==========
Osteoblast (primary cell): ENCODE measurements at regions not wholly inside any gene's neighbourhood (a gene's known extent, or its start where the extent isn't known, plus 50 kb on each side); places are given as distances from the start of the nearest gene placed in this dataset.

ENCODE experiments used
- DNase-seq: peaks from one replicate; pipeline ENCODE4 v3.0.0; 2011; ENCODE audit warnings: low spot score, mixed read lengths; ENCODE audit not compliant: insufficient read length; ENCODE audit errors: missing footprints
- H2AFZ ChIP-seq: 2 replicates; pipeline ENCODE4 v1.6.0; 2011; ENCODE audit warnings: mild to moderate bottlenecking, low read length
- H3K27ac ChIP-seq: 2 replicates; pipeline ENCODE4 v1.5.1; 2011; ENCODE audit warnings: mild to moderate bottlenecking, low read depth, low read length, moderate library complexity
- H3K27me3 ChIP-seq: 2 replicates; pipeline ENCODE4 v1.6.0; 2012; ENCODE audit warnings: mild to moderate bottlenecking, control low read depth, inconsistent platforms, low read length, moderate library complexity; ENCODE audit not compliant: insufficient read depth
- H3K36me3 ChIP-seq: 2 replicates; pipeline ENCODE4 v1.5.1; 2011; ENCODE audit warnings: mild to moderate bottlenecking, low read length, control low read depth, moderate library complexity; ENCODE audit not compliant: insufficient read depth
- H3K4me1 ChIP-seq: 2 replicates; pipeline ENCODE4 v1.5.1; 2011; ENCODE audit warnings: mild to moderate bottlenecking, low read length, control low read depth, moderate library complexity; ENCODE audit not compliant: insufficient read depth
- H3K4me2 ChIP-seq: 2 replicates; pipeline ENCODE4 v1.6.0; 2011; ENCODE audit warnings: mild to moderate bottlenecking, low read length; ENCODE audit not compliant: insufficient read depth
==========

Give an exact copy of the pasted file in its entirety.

Osteoblast (primary cell): ENCODE measurements at regions not wholly inside any gene's neighbourhood (a gene's known extent, or its start where the extent isn't known, plus 50 kb on each side); places are given as distances from the start of the nearest gene placed in this dataset.

ENCODE experiments used
- DNase-seq: peaks from one replicate; pipeline ENCODE4 v3.0.0; 2011; ENCODE audit warnings: low spot score, mixed read lengths; ENCODE audit not compliant: insufficient read length; ENCODE audit errors: missing footprints
- H2AFZ ChIP-seq: 2 replicates; pipeline ENCODE4 v1.6.0; 2011; ENCODE audit warnings: mild to moderate bottlenecking, low read length
- H3K27ac ChIP-seq: 2 replicates; pipeline ENCODE4 v1.5.1; 2011; ENCODE audit warnings: mild to moderate bottlenecking, low read depth, low read length, moderate library complexity
- H3K27me3 ChIP-seq: 2 replicates; pipeline ENCODE4 v1.6.0; 2012; ENCODE audit warnings: mild to moderate bottlenecking, control low read depth, inconsistent platforms, low read length, moderate library complexity; ENCODE audit not compliant: insufficient read depth
- H3K36me3 ChIP-seq: 2 replicates; pipeline ENCODE4 v1.5.1; 2011; ENCODE audit warnings: mild to moderate bottlenecking, low read length, control low read depth, moderate library complexity; ENCODE audit not compliant: insufficient read depth
- H3K4me1 ChIP-seq: 2 replicates; pipeline ENCODE4 v1.5.1; 2011; ENCODE audit warnings: mild to moderate bottlenecking, low read length, control low read depth, moderate library complexity; ENCODE audit not compliant: insufficient read depth
- H3K4me2 ChIP-seq: 2 replicates; pipeline ENCODE4 v1.6.0; 2011; ENCODE audit warnings: mild to moderate bottlenecking, low read length; ENCODE audit not compliant: insufficient read depth